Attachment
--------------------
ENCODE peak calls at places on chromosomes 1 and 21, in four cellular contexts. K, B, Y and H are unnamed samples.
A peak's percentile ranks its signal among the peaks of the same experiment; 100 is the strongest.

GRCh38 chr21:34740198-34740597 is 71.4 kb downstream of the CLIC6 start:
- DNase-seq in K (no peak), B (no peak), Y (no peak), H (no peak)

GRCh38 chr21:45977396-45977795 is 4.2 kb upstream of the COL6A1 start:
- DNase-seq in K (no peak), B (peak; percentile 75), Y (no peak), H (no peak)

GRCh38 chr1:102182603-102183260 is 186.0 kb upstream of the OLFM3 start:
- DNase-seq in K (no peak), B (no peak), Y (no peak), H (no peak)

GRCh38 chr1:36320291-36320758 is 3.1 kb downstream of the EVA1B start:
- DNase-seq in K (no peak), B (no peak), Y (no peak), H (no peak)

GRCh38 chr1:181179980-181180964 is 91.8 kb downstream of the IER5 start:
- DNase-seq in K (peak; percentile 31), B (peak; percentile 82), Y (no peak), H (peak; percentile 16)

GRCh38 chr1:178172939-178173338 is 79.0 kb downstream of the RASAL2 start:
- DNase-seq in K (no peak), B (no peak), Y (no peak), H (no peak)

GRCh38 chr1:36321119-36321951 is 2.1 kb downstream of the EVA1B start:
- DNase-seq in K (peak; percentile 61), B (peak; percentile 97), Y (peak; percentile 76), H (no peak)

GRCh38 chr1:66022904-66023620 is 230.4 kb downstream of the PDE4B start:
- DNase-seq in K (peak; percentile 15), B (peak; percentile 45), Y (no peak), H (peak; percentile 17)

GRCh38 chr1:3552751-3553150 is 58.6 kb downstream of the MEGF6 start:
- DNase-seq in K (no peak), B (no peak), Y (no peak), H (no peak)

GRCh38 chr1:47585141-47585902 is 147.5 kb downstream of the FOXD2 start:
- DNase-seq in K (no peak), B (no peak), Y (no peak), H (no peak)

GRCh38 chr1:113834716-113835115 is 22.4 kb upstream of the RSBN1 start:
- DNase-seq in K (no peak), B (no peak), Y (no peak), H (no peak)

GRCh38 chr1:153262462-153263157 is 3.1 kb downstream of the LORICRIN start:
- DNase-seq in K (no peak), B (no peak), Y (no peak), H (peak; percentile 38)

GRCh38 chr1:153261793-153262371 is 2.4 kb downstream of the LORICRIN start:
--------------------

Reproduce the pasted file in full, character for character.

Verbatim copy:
ENCODE peak calls at places on chromosomes 1 and 21, in four cellular contexts. K, B, Y and H are unnamed samples.
A peak's percentile ranks its signal among the peaks of the same experiment; 100 is the strongest.

GRCh38 chr21:34740198-34740597 is 71.4 kb downstream of the CLIC6 start:
- DNase-seq in K (no peak), B (no peak), Y (no peak), H (no peak)

GRCh38 chr21:45977396-45977795 is 4.2 kb upstream of the COL6A1 start:
- DNase-seq in K (no peak), B (peak; percentile 75), Y (no peak), H (no peak)

GRCh38 chr1:102182603-102183260 is 186.0 kb upstream of the OLFM3 start:
- DNase-seq in K (no peak), B (no peak), Y (no peak), H (no peak)

GRCh38 chr1:36320291-36320758 is 3.1 kb downstream of the EVA1B start:
- DNase-seq in K (no peak), B (no peak), Y (no peak), H (no peak)

GRCh38 chr1:181179980-181180964 is 91.8 kb downstream of the IER5 start:
- DNase-seq in K (peak; percentile 31), B (peak; percentile 82), Y (no peak), H (peak; percentile 16)

GRCh38 chr1:178172939-178173338 is 79.0 kb downstream of the RASAL2 start:
- DNase-seq in K (no peak), B (no peak), Y (no peak), H (no peak)

GRCh38 chr1:36321119-36321951 is 2.1 kb downstream of the EVA1B start:
- DNase-seq in K (peak; percentile 61), B (peak; percentile 97), Y (peak; percentile 76), H (no peak)

GRCh38 chr1:66022904-66023620 is 230.4 kb downstream of the PDE4B start:
- DNase-seq in K (peak; percentile 15), B (peak; percentile 45), Y (no peak), H (peak; percentile 17)

GRCh38 chr1:3552751-3553150 is 58.6 kb downstream of the MEGF6 start:
- DNase-seq in K (no peak), B (no peak), Y (no peak), H (no peak)

GRCh38 chr1:47585141-47585902 is 147.5 kb downstream of the FOXD2 start:
- DNase-seq in K (no peak), B (no peak), Y (no peak), H (no peak)

GRCh38 chr1:113834716-113835115 is 22.4 kb upstream of the RSBN1 start:
- DNase-seq in K (no peak), B (no peak), Y (no peak), H (no peak)

GRCh38 chr1:153262462-153263157 is 3.1 kb downstream of the LORICRIN start:
- DNase-seq in K (no peak), B (no peak), Y (no peak), H (peak; percentile 38)

GRCh38 chr1:153261793-153262371 is 2.4 kb downstream of the LORICRIN start: